By OUR CORRESPONDENT
In recent months, workers throughout Iran have held numerous strikes and rallies for better pay and working conditions. Demonstrations by teachers have continued despite violent attacks by the authorities. Their core demands are for a pay raise and the right to organize independent trade unions.
There are about 2 million teachers in Iran. Their average monthly salary is approximately equal to 130-190 U.S. dollars per month, which is considered below the poverty line even by the standards of the Islamic government.
The government has ignored the plight of teachers during the past 20 years. Most of the teachers hold one or two additional jobs to be able to support themselves and their families. The deteriorating financial situation of the teachers has disturbed the educational system and the respectful social status that teachers traditionally hold.
Government pay increases and benefits for other civil servants have not covered the teachers. Therefore, the teachers feel they are being excluded and betrayed.
The so-called reformist faction of the government believes that any action against President Khatami will weaken their political bargaining status.
The “reformists” have the majority at the legislative branch, which supposedly makes them responsible for the laws that affect working conditions. But the real power rests in an unelected religious body, the Council of the Guardians.
The current wave of teachers’ demonstrations began on Dec. 31, 2001, when hundreds of teachers assembled in front of the central office of the Ministry of Education and Culture in Tehran. Many teachers were arrested.
On Jan. 15, following a call by the Organization of Teachers (a government-affiliated group) in Tehran, teachers gathered at “Shaheed Ba Honar” College of Education. Many started a march toward the Ministry of Education and Culture. After security forces dispersed them, the teachers called for a bigger assembly on Jan. 18.
The Jan. 18 assembly was turned into a rally. Afterwards, thousands of teachers began to march toward the University of Tehran. Some teachers displayed their paychecks to reporters. One shouted: “I earn $130 and have to pay 85,000 tomans (about $103) for my rent! Housing and equality are our basic rights!”
Workers from several factories released statements voicing their own demands as well as supporting the teachers. The teachers tried to march to the Ministry of Culture but security forces drove them back. Two teachers, Akhtar Gasemzadeh-Moein and Mohamad-Abrahim Ahmadnia, died as a result of these attacks. A demonstration on March 9 in front of the University of Tehran honored their memories.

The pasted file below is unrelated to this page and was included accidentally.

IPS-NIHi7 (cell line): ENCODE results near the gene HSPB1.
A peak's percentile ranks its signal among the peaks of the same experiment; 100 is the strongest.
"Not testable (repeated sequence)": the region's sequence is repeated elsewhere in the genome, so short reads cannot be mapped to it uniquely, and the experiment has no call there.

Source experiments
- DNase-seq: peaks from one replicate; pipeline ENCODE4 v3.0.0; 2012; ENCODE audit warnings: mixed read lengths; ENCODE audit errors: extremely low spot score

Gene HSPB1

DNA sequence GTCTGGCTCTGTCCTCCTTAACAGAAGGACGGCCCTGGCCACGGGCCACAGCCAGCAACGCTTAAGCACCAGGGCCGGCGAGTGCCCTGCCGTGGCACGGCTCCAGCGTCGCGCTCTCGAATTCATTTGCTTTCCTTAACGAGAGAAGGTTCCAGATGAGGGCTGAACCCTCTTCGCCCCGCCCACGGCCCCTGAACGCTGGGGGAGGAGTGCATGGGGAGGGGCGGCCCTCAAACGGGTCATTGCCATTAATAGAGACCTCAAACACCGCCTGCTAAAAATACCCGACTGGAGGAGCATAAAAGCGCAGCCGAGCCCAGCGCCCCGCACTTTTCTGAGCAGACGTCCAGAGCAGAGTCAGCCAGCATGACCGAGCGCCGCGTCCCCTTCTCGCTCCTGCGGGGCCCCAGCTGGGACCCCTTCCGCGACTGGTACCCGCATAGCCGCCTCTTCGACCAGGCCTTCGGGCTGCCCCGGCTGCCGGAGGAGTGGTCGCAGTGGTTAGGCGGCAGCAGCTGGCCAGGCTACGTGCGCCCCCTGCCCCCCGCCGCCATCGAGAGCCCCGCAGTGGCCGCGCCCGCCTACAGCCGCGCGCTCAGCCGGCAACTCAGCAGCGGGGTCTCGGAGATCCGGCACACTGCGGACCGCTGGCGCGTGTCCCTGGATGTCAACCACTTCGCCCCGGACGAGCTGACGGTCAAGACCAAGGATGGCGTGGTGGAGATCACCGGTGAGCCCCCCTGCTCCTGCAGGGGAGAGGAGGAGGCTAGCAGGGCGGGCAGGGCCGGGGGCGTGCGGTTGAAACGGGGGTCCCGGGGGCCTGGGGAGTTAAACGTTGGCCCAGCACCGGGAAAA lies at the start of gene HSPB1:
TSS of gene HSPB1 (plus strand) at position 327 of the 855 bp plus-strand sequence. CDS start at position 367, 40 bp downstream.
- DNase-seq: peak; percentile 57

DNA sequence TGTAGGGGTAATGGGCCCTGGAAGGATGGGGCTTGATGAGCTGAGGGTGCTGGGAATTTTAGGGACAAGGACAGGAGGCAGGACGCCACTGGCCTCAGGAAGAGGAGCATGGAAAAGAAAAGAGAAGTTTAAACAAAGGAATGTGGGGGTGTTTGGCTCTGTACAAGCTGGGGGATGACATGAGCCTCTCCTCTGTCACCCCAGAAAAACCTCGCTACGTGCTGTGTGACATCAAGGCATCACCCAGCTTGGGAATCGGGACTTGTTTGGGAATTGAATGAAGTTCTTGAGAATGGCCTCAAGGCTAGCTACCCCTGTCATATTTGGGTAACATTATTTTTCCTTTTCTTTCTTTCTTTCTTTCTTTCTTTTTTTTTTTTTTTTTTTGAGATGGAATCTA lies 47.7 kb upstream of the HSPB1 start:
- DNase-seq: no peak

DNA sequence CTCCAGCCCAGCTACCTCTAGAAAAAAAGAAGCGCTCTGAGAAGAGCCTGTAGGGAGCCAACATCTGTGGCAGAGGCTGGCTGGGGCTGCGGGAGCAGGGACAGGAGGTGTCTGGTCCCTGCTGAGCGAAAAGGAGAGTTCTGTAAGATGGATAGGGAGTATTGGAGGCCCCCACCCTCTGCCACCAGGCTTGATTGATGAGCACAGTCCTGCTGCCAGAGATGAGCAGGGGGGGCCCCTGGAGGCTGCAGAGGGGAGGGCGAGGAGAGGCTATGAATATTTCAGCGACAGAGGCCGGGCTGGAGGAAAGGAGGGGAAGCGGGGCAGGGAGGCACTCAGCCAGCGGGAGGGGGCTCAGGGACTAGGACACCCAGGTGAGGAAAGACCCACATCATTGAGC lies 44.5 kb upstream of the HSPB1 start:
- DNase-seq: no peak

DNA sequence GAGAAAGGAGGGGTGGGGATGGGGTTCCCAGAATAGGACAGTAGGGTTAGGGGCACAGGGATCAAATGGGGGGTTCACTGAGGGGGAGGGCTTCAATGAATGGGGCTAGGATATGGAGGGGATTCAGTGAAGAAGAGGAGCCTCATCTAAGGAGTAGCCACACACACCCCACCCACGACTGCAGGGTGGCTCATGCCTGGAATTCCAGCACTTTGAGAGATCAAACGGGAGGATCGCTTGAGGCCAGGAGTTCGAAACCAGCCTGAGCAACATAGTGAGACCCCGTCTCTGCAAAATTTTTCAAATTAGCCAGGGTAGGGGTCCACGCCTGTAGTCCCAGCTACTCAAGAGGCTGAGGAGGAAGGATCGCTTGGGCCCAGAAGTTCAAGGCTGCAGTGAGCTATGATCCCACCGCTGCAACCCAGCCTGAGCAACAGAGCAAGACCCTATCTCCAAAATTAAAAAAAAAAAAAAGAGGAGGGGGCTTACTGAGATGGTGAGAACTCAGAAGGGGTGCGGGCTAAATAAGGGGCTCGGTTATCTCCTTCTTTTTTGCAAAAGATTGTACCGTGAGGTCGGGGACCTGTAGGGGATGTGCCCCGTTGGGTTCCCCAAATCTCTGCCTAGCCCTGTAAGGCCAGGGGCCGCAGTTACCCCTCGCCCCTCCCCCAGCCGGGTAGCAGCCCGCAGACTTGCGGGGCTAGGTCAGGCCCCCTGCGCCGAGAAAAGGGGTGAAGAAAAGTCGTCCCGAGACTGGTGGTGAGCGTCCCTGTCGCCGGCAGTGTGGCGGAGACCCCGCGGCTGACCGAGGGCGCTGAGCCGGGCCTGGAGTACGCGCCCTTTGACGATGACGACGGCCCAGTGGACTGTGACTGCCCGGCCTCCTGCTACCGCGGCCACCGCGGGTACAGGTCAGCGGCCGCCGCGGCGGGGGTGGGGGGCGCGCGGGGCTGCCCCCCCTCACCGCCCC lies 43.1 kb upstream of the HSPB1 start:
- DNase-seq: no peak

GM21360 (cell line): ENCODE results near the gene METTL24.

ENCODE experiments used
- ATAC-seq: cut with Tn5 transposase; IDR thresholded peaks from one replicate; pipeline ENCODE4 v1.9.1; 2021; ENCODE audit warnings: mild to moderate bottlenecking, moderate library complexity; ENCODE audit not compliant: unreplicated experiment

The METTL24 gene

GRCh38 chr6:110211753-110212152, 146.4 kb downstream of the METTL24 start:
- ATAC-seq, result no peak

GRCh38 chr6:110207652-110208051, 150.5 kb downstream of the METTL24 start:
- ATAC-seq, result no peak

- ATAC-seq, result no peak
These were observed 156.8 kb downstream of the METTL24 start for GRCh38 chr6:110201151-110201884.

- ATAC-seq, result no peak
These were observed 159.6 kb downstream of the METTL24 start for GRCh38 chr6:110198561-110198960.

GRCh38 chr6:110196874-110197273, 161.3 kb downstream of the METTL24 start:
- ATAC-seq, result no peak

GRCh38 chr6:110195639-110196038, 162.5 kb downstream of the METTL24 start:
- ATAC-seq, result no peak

Similar rallies occurred in the cities of Yasoj, Isfahan, Yazd, Zanjan, Kurdistan, and Khuzestan.
On Jan. 22, approximately 12,000 teachers and their supporters gathered in front of the Islamic parliament in Tehran. Factory workers also joined this demonstration. Slogans were raised against the Islamic parliament, including, “The monthly salary of an MP equals the annual salary of a teacher.” Similar demonstrations were reported in the cities of Kermanshah, Boyer-Ahmad, Malayer, Isfahan, Tabriz, and Shiraz.
On Jan. 26, despite threats from the authorities, thousands of teachers and high school and university students in Tehran tried to gather in front of President Khatami’s office to have their demands heard by the so-called reformist president. Security forces used tear gas and bullets against them. Hundreds were arrested and many were injured.
Although the teachers were unable to gather in front of the president’s office, they started new demonstrations in different areas of Tehran. Slogans included: “Teachers, students, unity, unity!” and “You [the president and parliament members] live in luxury and wealth; then you preach to us about devotion!”
There were similar demonstrations in the cities of Khoram-abad, Ahvaz, Babol, Isfahan, and Khomini-shahr. On Jan. 31 in the city of Shiraz an estimated 7000 teachers rallied. Many teachers were arrested and injured when security forces attacked.
On April 16, in a symbolic act, seven pigeons were set free by a government-affiliated group (Hall of Educators) in the east of Tehran. The teachers’ demands on a written note were tied to the birds’ feet.
The spokesperson for the Hall of Educators announced: “The teachers could not find any help or support from the officials on the earth. So, we are sending these birds to the sky-hoping that somebody may hear us and respond to us.”